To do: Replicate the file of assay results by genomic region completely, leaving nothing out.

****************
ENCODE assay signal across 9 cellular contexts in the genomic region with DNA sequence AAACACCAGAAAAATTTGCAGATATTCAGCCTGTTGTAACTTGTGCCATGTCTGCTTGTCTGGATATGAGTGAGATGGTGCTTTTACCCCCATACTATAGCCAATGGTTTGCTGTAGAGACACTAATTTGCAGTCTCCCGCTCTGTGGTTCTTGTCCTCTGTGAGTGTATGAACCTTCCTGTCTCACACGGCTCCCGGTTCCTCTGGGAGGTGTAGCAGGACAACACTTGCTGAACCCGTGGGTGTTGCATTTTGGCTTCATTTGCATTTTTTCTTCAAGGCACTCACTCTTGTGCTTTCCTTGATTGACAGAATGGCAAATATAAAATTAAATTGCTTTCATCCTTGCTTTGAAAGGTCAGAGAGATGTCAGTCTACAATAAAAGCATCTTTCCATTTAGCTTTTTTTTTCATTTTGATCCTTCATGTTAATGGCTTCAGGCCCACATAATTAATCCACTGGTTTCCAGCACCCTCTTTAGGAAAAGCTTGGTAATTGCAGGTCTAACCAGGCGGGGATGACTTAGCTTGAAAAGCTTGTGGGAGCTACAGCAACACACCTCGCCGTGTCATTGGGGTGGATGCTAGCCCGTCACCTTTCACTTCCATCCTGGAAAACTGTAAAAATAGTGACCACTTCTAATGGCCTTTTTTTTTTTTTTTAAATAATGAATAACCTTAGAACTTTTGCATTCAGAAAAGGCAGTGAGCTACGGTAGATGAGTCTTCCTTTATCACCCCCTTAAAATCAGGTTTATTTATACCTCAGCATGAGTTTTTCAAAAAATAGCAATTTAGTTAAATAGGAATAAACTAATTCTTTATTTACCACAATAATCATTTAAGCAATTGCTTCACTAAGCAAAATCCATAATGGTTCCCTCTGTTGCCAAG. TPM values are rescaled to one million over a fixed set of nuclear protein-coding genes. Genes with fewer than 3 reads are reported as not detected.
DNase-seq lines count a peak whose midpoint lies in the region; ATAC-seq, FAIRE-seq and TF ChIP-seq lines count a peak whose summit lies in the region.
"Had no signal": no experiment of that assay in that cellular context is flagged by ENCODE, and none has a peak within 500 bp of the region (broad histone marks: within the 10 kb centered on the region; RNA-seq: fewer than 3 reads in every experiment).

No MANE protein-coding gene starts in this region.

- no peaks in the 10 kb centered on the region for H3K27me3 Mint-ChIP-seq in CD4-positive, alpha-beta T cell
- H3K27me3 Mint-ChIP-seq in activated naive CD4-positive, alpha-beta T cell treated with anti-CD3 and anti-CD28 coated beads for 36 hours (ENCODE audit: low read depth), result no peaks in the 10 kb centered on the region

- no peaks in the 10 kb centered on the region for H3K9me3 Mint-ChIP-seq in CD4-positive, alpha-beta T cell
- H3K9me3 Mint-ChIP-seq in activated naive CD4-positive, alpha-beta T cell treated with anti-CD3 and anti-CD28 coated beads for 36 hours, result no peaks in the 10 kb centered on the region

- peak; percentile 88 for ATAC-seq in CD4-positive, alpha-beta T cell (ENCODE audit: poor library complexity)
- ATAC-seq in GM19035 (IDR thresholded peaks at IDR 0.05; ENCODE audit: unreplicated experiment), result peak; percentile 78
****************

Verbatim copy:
ENCODE assay signal across 9 cellular contexts in the genomic region with DNA sequence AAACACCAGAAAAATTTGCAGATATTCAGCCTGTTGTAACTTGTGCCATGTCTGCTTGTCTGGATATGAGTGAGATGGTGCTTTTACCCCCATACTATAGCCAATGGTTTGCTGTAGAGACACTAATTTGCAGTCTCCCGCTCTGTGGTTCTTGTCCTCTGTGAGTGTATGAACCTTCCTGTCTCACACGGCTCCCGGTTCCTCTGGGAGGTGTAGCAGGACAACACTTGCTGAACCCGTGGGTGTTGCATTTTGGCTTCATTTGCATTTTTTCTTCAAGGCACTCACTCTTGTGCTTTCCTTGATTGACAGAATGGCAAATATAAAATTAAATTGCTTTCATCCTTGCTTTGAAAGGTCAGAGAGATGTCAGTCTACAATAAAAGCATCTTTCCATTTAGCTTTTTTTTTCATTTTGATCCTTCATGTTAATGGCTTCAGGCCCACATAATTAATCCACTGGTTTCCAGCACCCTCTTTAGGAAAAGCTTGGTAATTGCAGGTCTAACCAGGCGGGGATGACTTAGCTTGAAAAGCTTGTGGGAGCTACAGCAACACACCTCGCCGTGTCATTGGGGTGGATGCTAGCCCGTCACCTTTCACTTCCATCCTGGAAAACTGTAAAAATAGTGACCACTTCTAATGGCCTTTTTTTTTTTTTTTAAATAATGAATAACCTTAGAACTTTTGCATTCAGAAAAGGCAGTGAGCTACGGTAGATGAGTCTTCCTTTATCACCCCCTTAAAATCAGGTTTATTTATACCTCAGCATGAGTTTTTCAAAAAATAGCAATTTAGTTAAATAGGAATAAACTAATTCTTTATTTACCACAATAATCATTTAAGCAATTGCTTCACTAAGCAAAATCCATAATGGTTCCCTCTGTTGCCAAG. TPM values are rescaled to one million over a fixed set of nuclear protein-coding genes. Genes with fewer than 3 reads are reported as not detected.
DNase-seq lines count a peak whose midpoint lies in the region; ATAC-seq, FAIRE-seq and TF ChIP-seq lines count a peak whose summit lies in the region.
"Had no signal": no experiment of that assay in that cellular context is flagged by ENCODE, and none has a peak within 500 bp of the region (broad histone marks: within the 10 kb centered on the region; RNA-seq: fewer than 3 reads in every experiment).

No MANE protein-coding gene starts in this region.

- no peaks in the 10 kb centered on the region for H3K27me3 Mint-ChIP-seq in CD4-positive, alpha-beta T cell
- H3K27me3 Mint-ChIP-seq in activated naive CD4-positive, alpha-beta T cell treated with anti-CD3 and anti-CD28 coated beads for 36 hours (ENCODE audit: low read depth), result no peaks in the 10 kb centered on the region

- no peaks in the 10 kb centered on the region for H3K9me3 Mint-ChIP-seq in CD4-positive, alpha-beta T cell
- H3K9me3 Mint-ChIP-seq in activated naive CD4-positive, alpha-beta T cell treated with anti-CD3 and anti-CD28 coated beads for 36 hours, result no peaks in the 10 kb centered on the region

- peak; percentile 88 for ATAC-seq in CD4-positive, alpha-beta T cell (ENCODE audit: poor library complexity)
- ATAC-seq in GM19035 (IDR thresholded peaks at IDR 0.05; ENCODE audit: unreplicated experiment), result peak; percentile 78